Nelson's Column under construction among old photographs exhibited by British LibraryBreaking News
The picture was taken by William Fox Talbot, who helped to develop the newborn practice with his discovery, in 1840, of the calotype process which creates negative images.
The famous study of Trafalgar Square also shows St Martin-in-the-Field and Morley’s Hotel, later South Africa House, in the background.
The picture is one of 250 daguerreotypes, calotypes, negatives, X-ray and spirit photographs exhibited in Points of View, the British Library's first ever major photographic exhibition.
The pictures are drawn from its extensive collection of some 300,000 images and shows how the practice developed from its invention in 1839 by Frenchman Louis Daguerre to gentleman's pursuit then the primary means of visual expression in the modern age.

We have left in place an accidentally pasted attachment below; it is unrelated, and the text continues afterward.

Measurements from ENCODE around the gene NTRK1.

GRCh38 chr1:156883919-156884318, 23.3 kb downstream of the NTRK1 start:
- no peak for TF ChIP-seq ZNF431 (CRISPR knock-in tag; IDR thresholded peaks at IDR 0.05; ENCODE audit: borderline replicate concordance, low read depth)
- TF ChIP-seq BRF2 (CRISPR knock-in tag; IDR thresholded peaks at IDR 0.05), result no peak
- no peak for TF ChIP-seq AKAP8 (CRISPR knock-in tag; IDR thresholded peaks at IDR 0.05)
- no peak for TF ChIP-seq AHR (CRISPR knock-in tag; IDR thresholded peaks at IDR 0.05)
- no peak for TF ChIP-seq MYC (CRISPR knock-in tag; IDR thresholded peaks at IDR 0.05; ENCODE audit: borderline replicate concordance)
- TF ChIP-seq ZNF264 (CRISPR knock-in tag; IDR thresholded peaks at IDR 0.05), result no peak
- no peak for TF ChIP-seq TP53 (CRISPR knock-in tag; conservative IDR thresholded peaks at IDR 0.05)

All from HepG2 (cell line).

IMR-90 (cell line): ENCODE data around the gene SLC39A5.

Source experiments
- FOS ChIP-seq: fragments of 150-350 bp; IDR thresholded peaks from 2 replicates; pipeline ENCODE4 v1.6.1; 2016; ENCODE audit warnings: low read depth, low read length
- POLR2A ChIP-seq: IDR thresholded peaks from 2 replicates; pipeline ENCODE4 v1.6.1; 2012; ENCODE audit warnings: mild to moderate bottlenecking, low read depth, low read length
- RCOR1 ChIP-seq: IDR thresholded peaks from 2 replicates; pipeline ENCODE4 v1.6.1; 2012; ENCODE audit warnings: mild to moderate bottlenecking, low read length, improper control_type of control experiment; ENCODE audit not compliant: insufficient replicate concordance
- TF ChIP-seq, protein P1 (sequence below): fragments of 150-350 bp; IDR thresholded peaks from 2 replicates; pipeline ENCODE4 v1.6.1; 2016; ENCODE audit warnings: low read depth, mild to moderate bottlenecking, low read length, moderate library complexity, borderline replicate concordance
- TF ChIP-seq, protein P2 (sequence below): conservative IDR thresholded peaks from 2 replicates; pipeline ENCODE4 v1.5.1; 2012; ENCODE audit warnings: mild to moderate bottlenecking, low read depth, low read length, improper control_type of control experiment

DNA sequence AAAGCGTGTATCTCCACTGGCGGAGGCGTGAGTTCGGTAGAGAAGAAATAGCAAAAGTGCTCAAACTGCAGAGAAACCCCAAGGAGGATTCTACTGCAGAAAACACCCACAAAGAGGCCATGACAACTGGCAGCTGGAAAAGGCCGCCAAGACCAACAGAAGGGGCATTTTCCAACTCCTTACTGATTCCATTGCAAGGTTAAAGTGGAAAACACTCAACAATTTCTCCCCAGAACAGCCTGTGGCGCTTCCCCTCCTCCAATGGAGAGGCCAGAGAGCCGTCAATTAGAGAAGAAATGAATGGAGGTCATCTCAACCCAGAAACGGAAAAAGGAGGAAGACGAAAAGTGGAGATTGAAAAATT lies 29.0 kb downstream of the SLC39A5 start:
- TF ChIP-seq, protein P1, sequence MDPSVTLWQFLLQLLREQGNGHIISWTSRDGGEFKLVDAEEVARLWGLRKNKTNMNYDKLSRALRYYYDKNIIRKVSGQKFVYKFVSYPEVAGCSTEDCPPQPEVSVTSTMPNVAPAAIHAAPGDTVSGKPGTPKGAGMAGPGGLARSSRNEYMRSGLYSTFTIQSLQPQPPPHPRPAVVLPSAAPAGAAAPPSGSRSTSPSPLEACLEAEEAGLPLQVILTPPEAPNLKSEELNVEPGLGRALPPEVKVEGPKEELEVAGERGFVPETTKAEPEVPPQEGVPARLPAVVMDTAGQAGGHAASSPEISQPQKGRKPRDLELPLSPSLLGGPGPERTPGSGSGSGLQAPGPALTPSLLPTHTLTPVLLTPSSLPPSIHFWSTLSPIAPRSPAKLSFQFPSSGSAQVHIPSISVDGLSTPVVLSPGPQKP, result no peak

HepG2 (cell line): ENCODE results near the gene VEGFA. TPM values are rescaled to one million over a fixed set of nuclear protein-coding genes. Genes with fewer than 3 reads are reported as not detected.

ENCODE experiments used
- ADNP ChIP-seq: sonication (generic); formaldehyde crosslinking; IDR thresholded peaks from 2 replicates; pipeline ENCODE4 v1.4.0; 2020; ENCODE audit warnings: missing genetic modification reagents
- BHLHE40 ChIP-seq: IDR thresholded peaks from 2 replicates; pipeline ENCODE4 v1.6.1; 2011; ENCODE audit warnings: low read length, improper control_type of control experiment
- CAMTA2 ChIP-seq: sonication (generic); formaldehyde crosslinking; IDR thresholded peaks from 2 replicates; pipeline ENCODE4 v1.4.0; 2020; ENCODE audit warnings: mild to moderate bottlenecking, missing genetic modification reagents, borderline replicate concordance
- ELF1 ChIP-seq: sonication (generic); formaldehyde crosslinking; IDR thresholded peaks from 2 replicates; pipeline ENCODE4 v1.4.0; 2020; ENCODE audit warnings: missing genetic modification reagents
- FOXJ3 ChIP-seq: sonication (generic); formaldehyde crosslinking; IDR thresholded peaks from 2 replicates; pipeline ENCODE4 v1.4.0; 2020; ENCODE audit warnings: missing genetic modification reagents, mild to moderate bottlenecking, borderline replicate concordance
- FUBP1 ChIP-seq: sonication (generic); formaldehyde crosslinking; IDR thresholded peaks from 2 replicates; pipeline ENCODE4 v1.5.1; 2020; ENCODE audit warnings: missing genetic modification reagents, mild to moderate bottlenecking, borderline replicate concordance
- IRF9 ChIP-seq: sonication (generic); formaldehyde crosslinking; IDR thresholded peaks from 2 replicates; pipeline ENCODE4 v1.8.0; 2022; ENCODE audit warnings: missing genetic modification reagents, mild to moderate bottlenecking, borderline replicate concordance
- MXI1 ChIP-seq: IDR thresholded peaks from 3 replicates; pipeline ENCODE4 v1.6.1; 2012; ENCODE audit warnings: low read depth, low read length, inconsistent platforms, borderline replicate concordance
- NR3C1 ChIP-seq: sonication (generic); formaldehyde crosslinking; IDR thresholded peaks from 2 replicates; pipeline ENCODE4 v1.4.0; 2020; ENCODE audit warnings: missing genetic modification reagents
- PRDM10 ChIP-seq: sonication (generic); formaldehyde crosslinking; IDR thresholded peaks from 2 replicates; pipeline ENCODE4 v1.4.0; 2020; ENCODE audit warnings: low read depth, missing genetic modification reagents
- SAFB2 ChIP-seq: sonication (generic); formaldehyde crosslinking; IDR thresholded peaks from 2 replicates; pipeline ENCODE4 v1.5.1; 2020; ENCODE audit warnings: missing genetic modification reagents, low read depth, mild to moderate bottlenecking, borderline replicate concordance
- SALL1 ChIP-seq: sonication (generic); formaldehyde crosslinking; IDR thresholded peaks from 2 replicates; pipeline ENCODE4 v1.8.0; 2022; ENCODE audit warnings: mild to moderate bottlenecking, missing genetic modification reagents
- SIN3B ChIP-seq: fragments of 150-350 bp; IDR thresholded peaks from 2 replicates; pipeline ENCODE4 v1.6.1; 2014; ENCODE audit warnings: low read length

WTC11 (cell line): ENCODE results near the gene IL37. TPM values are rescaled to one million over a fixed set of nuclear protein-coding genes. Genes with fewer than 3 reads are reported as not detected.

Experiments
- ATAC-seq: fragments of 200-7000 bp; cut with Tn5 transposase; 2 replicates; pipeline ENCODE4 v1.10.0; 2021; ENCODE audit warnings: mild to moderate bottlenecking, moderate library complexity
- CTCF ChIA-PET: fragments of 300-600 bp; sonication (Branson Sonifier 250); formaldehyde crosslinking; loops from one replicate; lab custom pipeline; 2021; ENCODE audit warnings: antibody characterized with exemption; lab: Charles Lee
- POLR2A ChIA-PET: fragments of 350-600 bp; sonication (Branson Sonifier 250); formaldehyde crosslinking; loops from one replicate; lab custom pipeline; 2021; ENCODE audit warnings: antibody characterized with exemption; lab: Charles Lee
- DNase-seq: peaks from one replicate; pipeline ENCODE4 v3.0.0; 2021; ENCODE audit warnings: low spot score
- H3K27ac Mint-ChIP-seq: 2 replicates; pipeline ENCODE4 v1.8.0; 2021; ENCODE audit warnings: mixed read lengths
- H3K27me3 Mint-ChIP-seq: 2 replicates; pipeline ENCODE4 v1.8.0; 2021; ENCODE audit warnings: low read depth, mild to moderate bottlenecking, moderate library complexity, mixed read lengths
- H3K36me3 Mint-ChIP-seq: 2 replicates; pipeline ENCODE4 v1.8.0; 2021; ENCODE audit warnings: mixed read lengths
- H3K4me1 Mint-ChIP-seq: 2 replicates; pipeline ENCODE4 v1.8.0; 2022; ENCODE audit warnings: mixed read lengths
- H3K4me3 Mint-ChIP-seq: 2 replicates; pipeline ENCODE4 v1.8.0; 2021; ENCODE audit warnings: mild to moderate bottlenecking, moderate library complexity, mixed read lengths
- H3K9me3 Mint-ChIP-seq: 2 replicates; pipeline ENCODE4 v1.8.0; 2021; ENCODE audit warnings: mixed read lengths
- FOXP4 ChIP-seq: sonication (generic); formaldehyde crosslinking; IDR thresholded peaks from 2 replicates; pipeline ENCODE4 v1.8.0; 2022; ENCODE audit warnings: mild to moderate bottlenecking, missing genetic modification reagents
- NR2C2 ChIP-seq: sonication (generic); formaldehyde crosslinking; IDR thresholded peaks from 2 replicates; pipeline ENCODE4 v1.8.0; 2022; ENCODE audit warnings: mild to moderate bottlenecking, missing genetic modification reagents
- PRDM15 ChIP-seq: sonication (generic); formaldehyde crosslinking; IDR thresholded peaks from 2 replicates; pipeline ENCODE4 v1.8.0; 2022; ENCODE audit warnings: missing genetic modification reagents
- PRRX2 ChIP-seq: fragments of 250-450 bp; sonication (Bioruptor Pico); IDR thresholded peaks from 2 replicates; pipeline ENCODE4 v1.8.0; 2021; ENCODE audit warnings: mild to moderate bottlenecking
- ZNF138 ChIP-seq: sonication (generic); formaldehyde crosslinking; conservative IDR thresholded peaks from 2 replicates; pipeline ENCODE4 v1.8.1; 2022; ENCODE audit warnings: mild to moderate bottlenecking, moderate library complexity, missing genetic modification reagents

comments powered by Disqus
- Documents: U.S. Embassy Tracked Indonesia Mass Murder 1965
- Tufts Project Maps The Landmarks Of Black Boston
- Asp – or ash? Climate historians link Cleopatra's demise to volcanic eruption
- The JFK Document Dump Could Be a Fiasco Say These Two Scholars
- The book Mattis reads to be prepared for war with North Korea
- Digital map helps historians get granular with holocaust research
- Historian Keri Leigh Merritt defends activist scholars
- Historian digs into the hidden world of Mormon finances
- A historian who became a business professor?
- Allan Lichtman's response to critics of his book that makes the case for Trump’s impeachment